Working with high-level athletes requires a lot more than having played on your middle school soccer team. Physical therapists play a significant role when it comes to training and helping athletes bounce back from an injury, so there is a lot of pressure on the PT to get the athlete back in shape in a timely manner. There is also a lot you need to know before starting your career as a PT for athletes. Here, we lay out the important things to know before you start working with athletes and how to best work with them when you do:
Experience Training Yourself
Training experience is a must. You need to understand the demands of certain movements on the body before working with athletes. It is crucial to also know the relationship of intensity and volume, how workouts impact your client day-to-day, and how it can impact the next training session or sports practice. Because you are prescribing exercise to your patients, it’s imperative that you have a great understanding of what you’re actually prescribing and how that impacts their body.
Know How to Program
Athletes have a lot at stake, so you need to understand how to load and appropriately apply stress to their bodies in an efficient amount of time. You need to know what you’re programming and why you’re programming it. The best way to understand this is to practice programming on yourself. Remember that your performance levels will be less than theirs, but self-programming will help give you a better idea of recovery time and what the athlete feels during each stage of your program.
Empathize With Athletes
When you work with a baseball player, go outside and throw with him. From there, you can better understand the athlete’s movements and curate a program together. If you’re working with an olympic lifter you’ve got to step on the platform and execute the clean and press with them. Having a background in the sport the athlete plays goes a long way. Then, you will not only have the physical therapy technique down, but also credentials as an athlete in that sport. You don’t have to be the best or even very good at the sport, but you have to understand the emotions and stresses an athlete in that sport will face.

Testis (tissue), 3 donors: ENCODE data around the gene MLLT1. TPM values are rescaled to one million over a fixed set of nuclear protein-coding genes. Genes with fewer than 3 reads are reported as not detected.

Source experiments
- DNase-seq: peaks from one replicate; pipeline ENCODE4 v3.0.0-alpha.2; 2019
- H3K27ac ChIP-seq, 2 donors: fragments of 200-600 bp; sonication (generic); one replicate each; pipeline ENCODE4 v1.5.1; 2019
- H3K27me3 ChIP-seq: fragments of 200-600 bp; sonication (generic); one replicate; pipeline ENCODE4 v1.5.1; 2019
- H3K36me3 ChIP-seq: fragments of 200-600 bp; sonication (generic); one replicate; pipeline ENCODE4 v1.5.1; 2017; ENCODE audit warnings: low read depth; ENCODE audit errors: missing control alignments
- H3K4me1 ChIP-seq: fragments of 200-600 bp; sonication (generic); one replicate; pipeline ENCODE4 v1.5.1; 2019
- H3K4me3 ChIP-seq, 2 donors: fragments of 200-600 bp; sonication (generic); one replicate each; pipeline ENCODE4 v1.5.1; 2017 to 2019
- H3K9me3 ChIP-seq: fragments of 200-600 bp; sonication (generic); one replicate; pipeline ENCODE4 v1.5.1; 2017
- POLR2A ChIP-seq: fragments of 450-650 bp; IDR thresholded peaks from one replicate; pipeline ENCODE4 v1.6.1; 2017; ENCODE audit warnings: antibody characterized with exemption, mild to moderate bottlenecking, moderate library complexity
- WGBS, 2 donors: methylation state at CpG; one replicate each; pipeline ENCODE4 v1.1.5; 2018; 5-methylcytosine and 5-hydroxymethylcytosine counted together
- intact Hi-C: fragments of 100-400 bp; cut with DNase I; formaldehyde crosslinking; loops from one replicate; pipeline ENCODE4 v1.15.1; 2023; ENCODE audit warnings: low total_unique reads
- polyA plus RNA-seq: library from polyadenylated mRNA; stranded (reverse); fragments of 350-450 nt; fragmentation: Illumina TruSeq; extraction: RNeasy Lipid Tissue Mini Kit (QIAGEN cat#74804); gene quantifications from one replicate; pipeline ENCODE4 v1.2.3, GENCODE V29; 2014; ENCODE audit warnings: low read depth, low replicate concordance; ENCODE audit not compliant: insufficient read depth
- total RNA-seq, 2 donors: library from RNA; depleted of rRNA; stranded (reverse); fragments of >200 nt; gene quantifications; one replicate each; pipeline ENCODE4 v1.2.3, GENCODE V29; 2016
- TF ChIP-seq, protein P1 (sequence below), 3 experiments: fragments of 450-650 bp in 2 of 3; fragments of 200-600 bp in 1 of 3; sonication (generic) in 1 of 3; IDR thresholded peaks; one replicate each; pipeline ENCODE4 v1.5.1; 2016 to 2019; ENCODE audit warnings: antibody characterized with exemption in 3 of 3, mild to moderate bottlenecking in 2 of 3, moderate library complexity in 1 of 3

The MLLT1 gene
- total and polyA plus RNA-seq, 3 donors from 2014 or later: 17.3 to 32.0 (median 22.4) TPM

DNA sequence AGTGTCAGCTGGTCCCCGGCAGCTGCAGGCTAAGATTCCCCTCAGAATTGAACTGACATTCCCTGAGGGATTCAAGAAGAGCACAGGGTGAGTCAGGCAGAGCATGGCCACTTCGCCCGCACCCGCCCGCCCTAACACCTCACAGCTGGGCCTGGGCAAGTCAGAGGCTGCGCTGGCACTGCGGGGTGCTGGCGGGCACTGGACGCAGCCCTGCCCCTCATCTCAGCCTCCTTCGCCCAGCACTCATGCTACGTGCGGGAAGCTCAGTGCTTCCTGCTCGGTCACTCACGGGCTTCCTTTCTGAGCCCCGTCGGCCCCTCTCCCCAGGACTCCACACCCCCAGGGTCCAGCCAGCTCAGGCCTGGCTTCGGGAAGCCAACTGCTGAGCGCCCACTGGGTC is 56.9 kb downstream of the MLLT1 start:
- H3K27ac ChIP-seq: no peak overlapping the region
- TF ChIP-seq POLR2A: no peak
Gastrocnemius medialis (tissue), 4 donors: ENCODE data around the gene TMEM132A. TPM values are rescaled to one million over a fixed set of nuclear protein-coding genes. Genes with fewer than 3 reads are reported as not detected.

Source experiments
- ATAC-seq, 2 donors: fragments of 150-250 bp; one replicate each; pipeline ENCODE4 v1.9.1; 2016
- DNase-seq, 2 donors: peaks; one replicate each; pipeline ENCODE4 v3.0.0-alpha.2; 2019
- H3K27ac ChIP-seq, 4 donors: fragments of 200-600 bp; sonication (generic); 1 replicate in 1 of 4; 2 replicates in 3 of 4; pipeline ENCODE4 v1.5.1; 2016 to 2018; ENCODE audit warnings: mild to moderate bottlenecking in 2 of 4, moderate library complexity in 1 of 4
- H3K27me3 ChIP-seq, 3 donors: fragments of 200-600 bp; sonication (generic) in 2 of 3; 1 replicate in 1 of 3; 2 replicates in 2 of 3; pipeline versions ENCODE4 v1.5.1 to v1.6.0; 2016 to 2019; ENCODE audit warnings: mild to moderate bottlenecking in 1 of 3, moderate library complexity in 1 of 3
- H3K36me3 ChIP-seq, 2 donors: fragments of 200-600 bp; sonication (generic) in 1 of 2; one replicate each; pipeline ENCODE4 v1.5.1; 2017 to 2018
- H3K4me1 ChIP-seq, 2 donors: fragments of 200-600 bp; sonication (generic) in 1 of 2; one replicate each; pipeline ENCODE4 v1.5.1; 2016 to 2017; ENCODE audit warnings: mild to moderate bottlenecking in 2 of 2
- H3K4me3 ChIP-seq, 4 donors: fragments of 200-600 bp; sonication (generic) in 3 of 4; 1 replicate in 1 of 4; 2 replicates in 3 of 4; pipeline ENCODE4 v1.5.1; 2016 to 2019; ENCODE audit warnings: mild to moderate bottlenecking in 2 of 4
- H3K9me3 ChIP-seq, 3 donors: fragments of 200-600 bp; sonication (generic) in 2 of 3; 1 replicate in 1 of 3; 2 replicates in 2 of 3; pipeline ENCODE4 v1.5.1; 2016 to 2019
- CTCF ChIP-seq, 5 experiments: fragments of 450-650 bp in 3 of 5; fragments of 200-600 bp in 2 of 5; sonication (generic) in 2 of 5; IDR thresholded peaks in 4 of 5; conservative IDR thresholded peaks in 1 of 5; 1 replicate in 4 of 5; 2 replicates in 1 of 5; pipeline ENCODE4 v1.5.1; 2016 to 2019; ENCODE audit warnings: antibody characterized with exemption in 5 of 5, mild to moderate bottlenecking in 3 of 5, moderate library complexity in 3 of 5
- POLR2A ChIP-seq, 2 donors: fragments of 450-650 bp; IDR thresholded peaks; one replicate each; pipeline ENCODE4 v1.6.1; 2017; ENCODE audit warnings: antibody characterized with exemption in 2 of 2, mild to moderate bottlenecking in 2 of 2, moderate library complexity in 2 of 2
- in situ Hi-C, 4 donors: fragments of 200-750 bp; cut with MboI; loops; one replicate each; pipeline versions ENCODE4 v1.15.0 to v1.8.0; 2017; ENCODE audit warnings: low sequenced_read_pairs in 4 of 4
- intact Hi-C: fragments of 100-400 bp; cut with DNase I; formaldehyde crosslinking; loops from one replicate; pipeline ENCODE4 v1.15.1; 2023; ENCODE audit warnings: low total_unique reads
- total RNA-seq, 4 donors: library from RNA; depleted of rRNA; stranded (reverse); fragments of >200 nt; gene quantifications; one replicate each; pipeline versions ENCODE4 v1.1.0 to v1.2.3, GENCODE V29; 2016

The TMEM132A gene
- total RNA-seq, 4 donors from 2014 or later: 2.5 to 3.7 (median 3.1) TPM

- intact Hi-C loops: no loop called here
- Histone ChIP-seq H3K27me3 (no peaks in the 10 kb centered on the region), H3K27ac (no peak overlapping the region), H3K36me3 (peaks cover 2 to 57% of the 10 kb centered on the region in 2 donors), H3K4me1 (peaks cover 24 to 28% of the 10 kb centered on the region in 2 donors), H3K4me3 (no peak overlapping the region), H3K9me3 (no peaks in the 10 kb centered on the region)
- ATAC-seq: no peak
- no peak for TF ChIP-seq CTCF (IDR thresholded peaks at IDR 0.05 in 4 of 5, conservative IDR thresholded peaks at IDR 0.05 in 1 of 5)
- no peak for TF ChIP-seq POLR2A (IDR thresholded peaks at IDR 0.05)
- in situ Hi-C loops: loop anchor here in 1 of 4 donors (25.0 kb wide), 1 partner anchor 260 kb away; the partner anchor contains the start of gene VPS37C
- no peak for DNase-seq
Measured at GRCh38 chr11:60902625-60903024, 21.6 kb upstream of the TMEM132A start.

Understand the Mentality
What is the player’s goals and what do they want to get back to? Regardless of their ability to function and the pain they’re experiencing, many athletes want to rush the healing process and get back in the game. You have to be able to educate the individual on how to properly modify movements so not to reinjure themselves. Understanding how to communicate while allowing them to still participate in a modified role is very important.
Form Relationships With Your Athletes
As physical therapists, it’s easy to develop a false sense of confidence assuming that what we prescribe is what they’re going to do. That’s typically not the case. You need to be willing and able to create buy-in with your athletes and teams. You can’t just go up to an athlete and demand three sets of 10 without establishing a relationship. They might do everything for you in the gym, but you need to set up trust and communication, so they can tell you of any shortcomings they had with their programming. You may encounter an athlete who is too proud to admit pain or that they didn’t do what was prescribed. If your form a relationship with your athlete, you will be more effective in creating the best, tailored training program for them.
Communicate With Coaches
Does the athlete have to perform because they have a college scholarship on the line? Is the team close to making the playoffs? These are questions that a coach should easily be able to answer for you. Don’t be afraid to step outside your comfort zone and form relationships with coaches. Most coaches will appreciate your investment in the athlete. It’s also important to talk with the coach, so you can gauge whether they understand training around injuries. Good communication with a good coach makes a huge difference when training.
What these all boil down to is walking a mile in their shoes – or in their case, sprinting a mile in their cleats. Go into internship interviews or mentorships with this knowledge in mind and you will be sure to land a position where you can be a PT who works with athletes.
For a more detailed discussion on how to become a PT who works with athletes, check out this podcast episode where we discuss our own experiences: https://soundcloud.com/training_room_talk/so-you-are-a-physical-therapist-who-wants-to-work-with-athletes